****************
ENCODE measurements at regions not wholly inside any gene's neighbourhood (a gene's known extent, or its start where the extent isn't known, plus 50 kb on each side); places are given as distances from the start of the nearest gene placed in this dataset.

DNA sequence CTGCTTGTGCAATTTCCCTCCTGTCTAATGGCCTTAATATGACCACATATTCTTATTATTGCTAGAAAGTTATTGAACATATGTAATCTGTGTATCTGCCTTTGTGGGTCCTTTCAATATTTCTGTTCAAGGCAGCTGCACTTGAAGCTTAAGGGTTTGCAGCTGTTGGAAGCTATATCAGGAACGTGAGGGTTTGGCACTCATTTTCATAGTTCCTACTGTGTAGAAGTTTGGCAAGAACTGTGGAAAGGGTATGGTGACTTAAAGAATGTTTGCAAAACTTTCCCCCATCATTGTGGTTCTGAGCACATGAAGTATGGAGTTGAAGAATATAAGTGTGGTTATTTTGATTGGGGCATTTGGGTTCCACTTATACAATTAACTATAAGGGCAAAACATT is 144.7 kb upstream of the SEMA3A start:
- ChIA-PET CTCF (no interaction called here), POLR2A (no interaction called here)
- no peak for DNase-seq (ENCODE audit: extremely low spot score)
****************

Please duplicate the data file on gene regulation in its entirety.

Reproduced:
ENCODE measurements at regions not wholly inside any gene's neighbourhood (a gene's known extent, or its start where the extent isn't known, plus 50 kb on each side); places are given as distances from the start of the nearest gene placed in this dataset.

DNA sequence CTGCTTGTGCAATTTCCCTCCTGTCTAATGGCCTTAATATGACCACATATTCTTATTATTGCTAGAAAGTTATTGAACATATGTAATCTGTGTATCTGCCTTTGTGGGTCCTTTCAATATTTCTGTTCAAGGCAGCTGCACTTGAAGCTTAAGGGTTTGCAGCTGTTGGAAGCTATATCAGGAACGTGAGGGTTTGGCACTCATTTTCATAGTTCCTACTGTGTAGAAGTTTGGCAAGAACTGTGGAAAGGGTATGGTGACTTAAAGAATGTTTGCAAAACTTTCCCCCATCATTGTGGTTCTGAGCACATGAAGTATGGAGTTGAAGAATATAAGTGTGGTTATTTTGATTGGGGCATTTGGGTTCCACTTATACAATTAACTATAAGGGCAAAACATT is 144.7 kb upstream of the SEMA3A start:
- ChIA-PET CTCF (no interaction called here), POLR2A (no interaction called here)
- no peak for DNase-seq (ENCODE audit: extremely low spot score)